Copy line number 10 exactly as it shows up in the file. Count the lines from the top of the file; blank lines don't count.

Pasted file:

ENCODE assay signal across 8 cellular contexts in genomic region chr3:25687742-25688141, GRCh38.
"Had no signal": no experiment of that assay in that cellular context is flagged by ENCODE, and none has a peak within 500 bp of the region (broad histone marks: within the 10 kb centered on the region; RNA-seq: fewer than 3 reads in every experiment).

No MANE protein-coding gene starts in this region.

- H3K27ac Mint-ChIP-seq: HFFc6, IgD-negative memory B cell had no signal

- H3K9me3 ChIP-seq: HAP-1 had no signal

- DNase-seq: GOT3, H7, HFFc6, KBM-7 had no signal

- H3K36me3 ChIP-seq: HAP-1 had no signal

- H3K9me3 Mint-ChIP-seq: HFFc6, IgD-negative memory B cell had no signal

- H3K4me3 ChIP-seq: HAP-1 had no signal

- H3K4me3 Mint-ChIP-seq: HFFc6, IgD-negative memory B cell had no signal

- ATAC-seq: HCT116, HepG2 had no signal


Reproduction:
- H3K4me3 Mint-ChIP-seq: HFFc6, IgD-negative memory B cell had no signal